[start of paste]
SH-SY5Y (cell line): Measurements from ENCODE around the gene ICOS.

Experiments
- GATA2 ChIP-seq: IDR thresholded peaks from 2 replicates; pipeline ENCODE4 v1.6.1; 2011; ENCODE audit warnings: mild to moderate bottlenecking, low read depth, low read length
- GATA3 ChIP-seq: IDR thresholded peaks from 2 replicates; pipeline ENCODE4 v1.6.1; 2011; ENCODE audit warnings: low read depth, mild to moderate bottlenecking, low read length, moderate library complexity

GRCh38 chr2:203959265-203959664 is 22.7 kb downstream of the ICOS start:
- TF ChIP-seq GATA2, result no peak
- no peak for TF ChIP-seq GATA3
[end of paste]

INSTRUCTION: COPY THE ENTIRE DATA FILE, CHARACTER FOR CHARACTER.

SH-SY5Y (cell line): Measurements from ENCODE around the gene ICOS.

Experiments
- GATA2 ChIP-seq: IDR thresholded peaks from 2 replicates; pipeline ENCODE4 v1.6.1; 2011; ENCODE audit warnings: mild to moderate bottlenecking, low read depth, low read length
- GATA3 ChIP-seq: IDR thresholded peaks from 2 replicates; pipeline ENCODE4 v1.6.1; 2011; ENCODE audit warnings: low read depth, mild to moderate bottlenecking, low read length, moderate library complexity

GRCh38 chr2:203959265-203959664 is 22.7 kb downstream of the ICOS start:
- TF ChIP-seq GATA2, result no peak
- no peak for TF ChIP-seq GATA3